You can drive my baby car

One time sometime in 1999 or 2000 (I think …), when I was driving through Munich (or, more precisely, trying to do so) , I had to stop next to a construction site and a brick dropped down from several stories right onto the bonnet of my car and made a significant dent (and gave me a tremendous shock). I guess I got lucky that I’d had to stop where I was, otherwise it may have come in through the windshield and damaged things that were (and are) important to me. Again, luckily I had no passenger with me whom I would have had to console …

I was lucky enough to find someone from the building company who actually took responsibility, so to get the insurance etc. sorted out was no problem, though it took it’s time. Once I had the OK to have it fixed, I went about it, and here’s a short piece I wrote about an experience I had while my car was being fixed …

You can drive my baby car

I’d been planning to take my car to be repaired for a few weeks now – the dent in its bonnet was on its way to be something like Marilyn Monroe’s beauty spot, something I just cannot have.

Naturally, we’d arranged for me to have a replacement during the time I had to leave my car at the garage, so when I’d taken care and leave of my meanwhile trusted friend, I was taken into custody by a representative of the rental car company, who with his three-piece suite was definitely much better dressed for the snow and the cold than I was with my coat, hat, gloves and once-fur-lined boots. Perhaps the amount of gel in his hair helped keep the cold out … We took to the road (Frankfurter ring, full of cars but clear of snow) in a microscopic car and made our way to the rental company, where we’d do the paper work. Getting out of the car, I asked whether there were winter tires on the car, which produced a dubious look and a shake of the head. For safety, I repeated the request.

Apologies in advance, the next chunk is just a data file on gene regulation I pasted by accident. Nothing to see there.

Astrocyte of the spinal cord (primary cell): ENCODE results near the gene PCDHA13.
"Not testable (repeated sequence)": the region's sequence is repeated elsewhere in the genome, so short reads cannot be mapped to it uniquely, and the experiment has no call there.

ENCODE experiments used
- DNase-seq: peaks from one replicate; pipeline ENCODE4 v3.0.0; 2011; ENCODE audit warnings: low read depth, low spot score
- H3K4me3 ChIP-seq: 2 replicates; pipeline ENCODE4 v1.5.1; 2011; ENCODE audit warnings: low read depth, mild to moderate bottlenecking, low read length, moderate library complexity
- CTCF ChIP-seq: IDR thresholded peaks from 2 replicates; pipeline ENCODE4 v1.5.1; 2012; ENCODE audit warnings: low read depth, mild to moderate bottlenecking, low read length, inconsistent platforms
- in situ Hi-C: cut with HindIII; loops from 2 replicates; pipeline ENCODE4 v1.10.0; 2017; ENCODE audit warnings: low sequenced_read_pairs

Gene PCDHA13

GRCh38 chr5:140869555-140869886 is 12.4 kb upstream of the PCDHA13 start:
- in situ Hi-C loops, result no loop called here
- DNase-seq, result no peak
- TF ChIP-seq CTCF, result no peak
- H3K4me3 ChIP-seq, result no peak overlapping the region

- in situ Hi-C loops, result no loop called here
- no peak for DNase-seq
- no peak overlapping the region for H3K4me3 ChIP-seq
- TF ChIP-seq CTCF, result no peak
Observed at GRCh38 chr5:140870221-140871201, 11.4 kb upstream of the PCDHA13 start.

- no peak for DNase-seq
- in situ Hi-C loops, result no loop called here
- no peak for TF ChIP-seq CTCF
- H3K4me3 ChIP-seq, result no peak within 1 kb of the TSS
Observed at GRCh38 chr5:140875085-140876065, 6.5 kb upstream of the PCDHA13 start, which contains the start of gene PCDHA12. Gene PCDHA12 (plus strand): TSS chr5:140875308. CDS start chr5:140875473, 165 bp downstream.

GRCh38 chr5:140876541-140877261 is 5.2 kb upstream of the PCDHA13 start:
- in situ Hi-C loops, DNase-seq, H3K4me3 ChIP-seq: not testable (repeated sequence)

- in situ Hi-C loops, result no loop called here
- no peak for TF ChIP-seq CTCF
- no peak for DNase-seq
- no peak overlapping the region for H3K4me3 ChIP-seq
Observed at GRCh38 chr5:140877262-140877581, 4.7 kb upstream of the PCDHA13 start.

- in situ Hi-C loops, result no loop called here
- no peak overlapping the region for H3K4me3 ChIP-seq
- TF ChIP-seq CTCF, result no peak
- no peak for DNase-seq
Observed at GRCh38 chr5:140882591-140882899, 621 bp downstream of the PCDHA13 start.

VW Lupo
After we’d filled in the papers, my representative consulted a colleague about the tire-issue, and got a key from the locker. We then went out to the car park, where he unlocked a car the size of my hat that was painted a ghastly, poisonous lime green, about the colour of very unripe lemons. I almost threw up on the spot, which would have improved the colour no end. It did not get better after he’d cleaned the snow off. Nor where the winter tires much good.

(photo credit: Wikipedia.org – incidentally, this looks very much like the car I had)

Then I set off. As long as I was moving with the crowd, it wasn’t so bad, apart from the moment when a fat BMW almost pushed me out of the way – the driver probably didn’t even notice me, despite the colour. Then I reached the motorway. Stepping on the accelerator was an experience comparable to almost nothing, well, to nothing, actually, because that’s exactly what happened for the first few seconds. Slowly the car would pick up speed, until at about 100 km/h, it would scream its little heart out trying to move faster.

I also noticed that almost the only thing that seems to be standardised apart from the steering wheel is the indicator switch (although this one needed extra strength – they probably think of big blond beefy guys with heavy-weight experience when designing these things); the wind-screen wiper switch works the wrong way (this one goes up for on, mine goes down), and they’d placed the rear-window heater switch next to the emergency signalling light switch, which is a very convenient thing for telling everybody that your rear window is misted up. The heating controls were at a level where I normally don’t bend down to during driving, because I had to put my head on the passenger seat to reach it. Perhaps they intend you to get to know your female co-pilot better this way.

The switch to turn off the fresh air from outside thank-you-very-much only works when you’re not defrosting the windscreen, which leaves you the choice, when following a big lorry, to either die of suffocation or crash into its rear because you can’t see anything, but then, in this car, you’d probably go straight under the lorry and overtake it from below, so to speak.

The cute thing about this car is its fuel consumption. I got it with 7/8ths full, used another 8th, put in 8.85 litres and it was full. Marvellous. You could probably drive it on thimble-fulls.

I guess it’s lucky this all happened in Winter. Imagine taking such a car to your favourite golf club, some ignorant dolt might put it down the next hole without a second thought.

—-

(apologies to the Beatles for borrowing and mangling the famous song title …) 

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2 Responses to You can drive my baby car

  1. sarah says:

    can u tell me if it has a rear or front engine

  2. the car I got (a VW Lupo) had a front engine and front-wheel drive.

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